Please consider donating to Behind the Black, by giving either a one-time contribution or a regular subscription, as outlined in the tip jar below. Your support will allow me to continue covering science and culture as I have for the past twenty years, independent and free from any outside influence.
Regular readers can support Behind The Black with a contribution via paypal:
If Paypal doesn't work for you, you can support Behind The Black directly by sending your donation by check, payable to Robert Zimmerman, to
Behind The Black
c/o Robert Zimmerman
Cortaro, AZ 85652
The uncertainty of science: Because the concentrations of ice on the moon are thought to be located on opposite sides of the planet, both locations 5.5 degrees away from the poles, a team of scientists has proposed that these locations were once the Moon’s poles and that the axis got shifted 3.5 billion years ago when a gigantic volcanic hotspot on the surface erupted.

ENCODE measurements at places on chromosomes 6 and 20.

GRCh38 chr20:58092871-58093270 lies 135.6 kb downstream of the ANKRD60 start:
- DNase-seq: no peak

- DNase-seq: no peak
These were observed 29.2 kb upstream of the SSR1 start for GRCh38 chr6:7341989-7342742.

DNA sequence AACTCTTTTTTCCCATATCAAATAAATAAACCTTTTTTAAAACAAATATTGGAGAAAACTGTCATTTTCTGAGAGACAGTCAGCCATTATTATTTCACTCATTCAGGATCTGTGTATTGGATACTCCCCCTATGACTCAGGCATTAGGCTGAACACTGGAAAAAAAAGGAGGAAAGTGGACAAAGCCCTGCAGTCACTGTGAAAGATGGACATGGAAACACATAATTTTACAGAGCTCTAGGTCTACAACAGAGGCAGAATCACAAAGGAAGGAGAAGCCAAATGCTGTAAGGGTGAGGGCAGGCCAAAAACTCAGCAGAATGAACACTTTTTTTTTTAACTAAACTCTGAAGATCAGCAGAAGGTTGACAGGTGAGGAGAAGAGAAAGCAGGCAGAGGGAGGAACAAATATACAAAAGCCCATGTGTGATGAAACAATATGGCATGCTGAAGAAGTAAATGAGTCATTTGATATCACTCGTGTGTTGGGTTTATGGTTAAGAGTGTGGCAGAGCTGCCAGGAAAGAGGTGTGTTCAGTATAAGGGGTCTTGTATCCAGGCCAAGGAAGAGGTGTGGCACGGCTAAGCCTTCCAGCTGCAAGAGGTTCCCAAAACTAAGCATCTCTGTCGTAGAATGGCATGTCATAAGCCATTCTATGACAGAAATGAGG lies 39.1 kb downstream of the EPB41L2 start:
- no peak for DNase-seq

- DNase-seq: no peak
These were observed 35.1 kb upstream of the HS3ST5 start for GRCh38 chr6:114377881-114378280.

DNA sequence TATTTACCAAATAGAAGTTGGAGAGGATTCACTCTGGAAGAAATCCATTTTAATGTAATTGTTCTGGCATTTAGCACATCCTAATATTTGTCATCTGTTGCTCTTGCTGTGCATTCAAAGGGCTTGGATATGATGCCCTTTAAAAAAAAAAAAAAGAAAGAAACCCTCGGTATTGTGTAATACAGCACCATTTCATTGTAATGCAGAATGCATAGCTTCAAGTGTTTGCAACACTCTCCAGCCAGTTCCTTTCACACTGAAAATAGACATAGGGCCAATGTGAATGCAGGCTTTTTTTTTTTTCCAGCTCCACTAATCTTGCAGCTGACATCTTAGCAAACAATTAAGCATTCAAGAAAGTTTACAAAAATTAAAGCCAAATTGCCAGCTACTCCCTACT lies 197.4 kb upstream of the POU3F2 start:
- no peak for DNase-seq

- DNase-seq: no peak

He and his colleagues assumed that when the ice was deposited, it was centered on the poles. But what kind of event could have moved the poles by 5.5°? Known asteroid impacts were too small or in the wrong location to do the job. Instead, the team hypothesizes that a 3.5-billion-year-old hot spot could have nudged the poles to their present-day position. Pouring out enormous amounts of lava, that hot spot created Oceanus Procellarum, the vast dark spot on the near side of the moon. The Procellarum region is known to have high concentrations of radioactive elements that would have been hot in ancient times. The research team theorizes that this heat would have created a less dense lens in the moon’s mantle that would have caused the axis to wobble into today’s position.
This theory requires that the Moon’s ice is at least this old, which is quite a stretch. Also, if the Procellarum eruption caused a pole shift, I wonder why the other large lunar eruptions, which created the Moon’s other mare, did not shift the poles further and in other directions.